The future of the diesel engine had, at one point, seemed bleak, especially when the controversial Dieselgate saga broke out. But certain factions, like Mercedes-Benz, think otherwise. Company boss Dieter Zetsche said CO2 is “the biggest issue” of combustion engines, rather than NOx. In fact, customers are showing more confidence in diesel than politicians by continuing to buy them in significant numbers.

According to Autocar, Mercedes-Benz sold more diesels in Europe in 2017 than in 2016. Zetsche also said that diesel cars are crucial to reducing the amount of CO2 put into the atmosphere. “I do believe it is not to the benefit of society to turn down the benefits of CO2 savings that diesels offer. We are talking a lot about NOx but I believe CO2 is still the biggest issue,” he explained.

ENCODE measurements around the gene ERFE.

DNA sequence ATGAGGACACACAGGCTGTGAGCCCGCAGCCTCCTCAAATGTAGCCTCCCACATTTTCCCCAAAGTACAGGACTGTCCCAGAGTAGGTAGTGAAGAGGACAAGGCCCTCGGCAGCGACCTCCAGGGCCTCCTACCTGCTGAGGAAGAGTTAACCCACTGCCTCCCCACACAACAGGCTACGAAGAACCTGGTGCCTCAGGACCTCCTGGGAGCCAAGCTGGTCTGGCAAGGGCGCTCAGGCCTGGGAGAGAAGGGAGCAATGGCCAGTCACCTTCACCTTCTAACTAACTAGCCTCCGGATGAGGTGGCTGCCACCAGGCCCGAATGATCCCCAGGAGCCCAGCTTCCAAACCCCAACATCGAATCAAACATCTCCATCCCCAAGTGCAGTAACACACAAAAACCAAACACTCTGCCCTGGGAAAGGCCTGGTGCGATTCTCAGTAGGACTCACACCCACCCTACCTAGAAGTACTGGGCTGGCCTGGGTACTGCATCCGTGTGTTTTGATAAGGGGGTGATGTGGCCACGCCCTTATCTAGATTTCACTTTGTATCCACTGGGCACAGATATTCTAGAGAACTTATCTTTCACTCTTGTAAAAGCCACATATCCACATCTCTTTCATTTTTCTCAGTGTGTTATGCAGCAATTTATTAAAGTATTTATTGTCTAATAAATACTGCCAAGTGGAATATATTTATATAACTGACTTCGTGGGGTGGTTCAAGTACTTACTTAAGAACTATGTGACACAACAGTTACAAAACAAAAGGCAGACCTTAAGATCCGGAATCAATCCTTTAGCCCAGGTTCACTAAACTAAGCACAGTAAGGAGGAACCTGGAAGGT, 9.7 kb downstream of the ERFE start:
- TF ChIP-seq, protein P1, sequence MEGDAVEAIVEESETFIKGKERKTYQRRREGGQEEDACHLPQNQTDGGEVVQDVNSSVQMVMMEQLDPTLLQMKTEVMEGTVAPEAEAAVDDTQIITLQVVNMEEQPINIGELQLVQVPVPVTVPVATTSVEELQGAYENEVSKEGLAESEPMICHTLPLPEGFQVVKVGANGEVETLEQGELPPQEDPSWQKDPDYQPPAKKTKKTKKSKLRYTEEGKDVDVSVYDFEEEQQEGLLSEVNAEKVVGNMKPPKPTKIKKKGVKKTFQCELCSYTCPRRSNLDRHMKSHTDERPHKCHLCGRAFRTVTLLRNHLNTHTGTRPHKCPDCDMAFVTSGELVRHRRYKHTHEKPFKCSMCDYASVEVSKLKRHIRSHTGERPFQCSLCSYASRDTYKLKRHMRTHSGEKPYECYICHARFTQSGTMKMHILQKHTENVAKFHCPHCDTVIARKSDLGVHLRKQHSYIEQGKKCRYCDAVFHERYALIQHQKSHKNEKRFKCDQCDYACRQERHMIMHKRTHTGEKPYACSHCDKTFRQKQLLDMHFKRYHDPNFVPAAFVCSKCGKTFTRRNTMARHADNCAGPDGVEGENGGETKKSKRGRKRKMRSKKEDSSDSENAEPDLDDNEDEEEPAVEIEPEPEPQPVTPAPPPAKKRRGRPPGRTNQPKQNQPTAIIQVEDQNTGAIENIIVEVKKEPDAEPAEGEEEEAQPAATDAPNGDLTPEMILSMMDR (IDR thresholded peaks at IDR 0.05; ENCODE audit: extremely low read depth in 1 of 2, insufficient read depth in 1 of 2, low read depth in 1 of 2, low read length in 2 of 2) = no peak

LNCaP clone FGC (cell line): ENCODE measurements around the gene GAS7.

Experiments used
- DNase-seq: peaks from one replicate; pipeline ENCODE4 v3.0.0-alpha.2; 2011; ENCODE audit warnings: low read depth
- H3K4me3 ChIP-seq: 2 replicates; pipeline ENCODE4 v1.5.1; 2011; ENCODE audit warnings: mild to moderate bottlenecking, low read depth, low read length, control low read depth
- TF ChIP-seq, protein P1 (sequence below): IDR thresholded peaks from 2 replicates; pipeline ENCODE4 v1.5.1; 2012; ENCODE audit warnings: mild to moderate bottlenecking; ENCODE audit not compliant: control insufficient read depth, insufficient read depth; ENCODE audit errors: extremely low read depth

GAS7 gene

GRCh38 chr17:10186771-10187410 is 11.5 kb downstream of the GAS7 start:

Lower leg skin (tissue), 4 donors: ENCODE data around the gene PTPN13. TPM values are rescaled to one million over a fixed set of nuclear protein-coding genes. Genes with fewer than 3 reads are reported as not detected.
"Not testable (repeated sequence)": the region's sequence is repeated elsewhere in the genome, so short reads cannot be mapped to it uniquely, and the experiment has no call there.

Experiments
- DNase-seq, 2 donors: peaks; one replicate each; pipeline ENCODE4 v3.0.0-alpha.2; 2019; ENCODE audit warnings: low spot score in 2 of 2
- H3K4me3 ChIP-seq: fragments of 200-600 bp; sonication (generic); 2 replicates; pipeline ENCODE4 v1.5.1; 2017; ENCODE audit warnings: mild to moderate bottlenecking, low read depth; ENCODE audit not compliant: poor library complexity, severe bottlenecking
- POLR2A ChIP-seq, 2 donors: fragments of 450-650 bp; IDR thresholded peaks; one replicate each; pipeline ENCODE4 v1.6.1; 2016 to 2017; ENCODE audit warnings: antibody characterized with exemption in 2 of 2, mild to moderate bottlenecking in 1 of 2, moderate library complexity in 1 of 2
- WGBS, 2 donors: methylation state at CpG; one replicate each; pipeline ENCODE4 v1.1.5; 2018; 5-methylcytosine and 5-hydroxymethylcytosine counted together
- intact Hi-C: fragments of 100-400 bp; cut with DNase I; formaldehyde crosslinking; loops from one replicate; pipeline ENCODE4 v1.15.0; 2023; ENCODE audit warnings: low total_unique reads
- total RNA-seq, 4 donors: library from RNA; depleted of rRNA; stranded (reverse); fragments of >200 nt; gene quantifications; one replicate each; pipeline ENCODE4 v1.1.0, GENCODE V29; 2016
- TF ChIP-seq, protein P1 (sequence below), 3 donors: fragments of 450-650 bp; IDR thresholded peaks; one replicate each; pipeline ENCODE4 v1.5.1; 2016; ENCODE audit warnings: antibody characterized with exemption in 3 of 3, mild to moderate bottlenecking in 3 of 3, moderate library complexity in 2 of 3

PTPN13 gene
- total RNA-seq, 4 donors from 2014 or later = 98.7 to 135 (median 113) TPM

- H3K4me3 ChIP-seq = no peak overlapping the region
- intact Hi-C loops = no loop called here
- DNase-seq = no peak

“In 2018 we are seeing a small dip in diesel take-up, but customers on the whole are still showing confidence. More than 50% of our sales are diesels. They are more open to the options than the political discussions suggest,” he added.

Mercedes-Benz is considering voluntarily introducing its own economy and emissions bandings to help drivers understand the effects of different types of driving and roads. “The new regulations and test methods are a great step forward, but if we can offer even more realistic information that helps the customer then it can only be a good thing,” said Zetsche.

The carmaker’s commitment to diesel engines was clear when it brought pre-production E-Class and C-Class diesel plug-in hybrids to this year’s Geneva show, which uses its third-gen hybrid drive system.